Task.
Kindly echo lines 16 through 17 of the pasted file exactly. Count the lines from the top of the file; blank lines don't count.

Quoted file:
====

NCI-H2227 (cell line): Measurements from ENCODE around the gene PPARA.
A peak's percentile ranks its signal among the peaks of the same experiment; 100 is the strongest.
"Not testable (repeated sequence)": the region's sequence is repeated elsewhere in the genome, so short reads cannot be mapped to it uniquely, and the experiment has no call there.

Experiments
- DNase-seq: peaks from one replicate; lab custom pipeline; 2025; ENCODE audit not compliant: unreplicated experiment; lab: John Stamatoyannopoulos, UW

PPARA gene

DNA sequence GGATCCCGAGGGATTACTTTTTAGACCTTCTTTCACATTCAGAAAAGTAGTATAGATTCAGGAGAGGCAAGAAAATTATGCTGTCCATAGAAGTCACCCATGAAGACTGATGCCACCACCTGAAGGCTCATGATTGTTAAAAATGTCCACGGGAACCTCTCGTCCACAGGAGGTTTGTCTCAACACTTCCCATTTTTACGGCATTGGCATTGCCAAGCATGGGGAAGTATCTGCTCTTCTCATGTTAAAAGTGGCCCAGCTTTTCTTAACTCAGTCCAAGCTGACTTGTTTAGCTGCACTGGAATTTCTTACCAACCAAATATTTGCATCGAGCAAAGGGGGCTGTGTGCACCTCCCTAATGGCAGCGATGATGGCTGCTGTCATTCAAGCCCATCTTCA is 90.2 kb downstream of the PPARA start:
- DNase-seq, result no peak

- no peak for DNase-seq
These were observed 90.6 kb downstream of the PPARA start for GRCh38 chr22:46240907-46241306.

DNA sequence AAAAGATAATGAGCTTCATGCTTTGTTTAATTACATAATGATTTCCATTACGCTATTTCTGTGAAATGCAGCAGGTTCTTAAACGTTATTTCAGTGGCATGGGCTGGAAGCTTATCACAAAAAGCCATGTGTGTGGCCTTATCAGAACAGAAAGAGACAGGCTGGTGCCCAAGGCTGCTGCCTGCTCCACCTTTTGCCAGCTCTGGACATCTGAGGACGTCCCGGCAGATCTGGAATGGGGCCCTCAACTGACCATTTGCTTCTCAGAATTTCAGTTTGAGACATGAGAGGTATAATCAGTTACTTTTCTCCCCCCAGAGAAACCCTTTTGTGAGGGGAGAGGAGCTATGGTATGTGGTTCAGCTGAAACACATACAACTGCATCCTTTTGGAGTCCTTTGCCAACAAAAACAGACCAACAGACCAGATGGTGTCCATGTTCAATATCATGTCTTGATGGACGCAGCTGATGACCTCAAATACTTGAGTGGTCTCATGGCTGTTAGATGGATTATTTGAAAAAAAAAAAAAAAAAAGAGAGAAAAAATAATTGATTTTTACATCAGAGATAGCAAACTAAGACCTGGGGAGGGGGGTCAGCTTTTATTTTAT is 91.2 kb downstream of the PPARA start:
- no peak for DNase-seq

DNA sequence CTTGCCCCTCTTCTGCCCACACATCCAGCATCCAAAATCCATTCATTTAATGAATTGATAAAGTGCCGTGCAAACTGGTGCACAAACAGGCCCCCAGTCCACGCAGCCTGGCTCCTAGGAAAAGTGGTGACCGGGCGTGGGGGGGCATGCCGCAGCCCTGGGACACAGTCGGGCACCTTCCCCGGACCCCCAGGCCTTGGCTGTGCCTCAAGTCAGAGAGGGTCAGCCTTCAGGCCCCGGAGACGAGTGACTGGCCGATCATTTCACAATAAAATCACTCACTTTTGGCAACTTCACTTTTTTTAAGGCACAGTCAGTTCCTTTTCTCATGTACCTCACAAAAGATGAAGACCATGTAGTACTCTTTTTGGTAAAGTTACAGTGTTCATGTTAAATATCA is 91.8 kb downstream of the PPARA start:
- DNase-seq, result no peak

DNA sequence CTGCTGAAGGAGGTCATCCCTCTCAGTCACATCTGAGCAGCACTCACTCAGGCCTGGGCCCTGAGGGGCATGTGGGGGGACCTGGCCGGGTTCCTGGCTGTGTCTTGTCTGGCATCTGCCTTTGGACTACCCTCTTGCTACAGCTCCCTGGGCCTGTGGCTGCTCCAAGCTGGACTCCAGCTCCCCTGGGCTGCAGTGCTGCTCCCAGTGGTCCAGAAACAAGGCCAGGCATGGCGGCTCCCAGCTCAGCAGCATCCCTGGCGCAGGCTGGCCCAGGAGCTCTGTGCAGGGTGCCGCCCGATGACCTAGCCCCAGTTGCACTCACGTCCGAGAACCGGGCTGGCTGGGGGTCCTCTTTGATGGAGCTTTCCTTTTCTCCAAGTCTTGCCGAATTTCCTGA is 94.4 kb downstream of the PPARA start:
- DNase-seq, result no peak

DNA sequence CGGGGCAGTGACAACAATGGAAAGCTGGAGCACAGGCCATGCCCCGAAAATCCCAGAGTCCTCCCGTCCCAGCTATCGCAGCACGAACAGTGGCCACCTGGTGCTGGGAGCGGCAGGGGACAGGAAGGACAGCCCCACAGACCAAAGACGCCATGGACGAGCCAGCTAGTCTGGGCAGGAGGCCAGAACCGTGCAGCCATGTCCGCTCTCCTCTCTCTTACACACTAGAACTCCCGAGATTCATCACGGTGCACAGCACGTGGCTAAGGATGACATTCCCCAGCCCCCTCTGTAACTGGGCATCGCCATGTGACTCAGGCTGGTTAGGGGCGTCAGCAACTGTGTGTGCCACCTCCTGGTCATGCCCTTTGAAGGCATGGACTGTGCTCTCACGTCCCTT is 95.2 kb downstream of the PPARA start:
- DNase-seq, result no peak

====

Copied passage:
- DNase-seq, result no peak

DNA sequence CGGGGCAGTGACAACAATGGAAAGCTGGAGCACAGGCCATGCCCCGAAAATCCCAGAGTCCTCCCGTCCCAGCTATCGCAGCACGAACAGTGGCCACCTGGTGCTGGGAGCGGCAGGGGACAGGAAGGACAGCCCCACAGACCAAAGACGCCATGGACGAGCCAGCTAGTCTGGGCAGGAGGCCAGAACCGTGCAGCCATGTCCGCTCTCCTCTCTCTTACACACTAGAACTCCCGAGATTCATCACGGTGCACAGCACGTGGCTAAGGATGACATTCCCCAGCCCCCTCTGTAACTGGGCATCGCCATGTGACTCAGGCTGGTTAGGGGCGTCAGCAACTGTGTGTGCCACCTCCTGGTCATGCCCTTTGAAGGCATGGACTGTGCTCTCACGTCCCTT is 95.2 kb downstream of the PPARA start: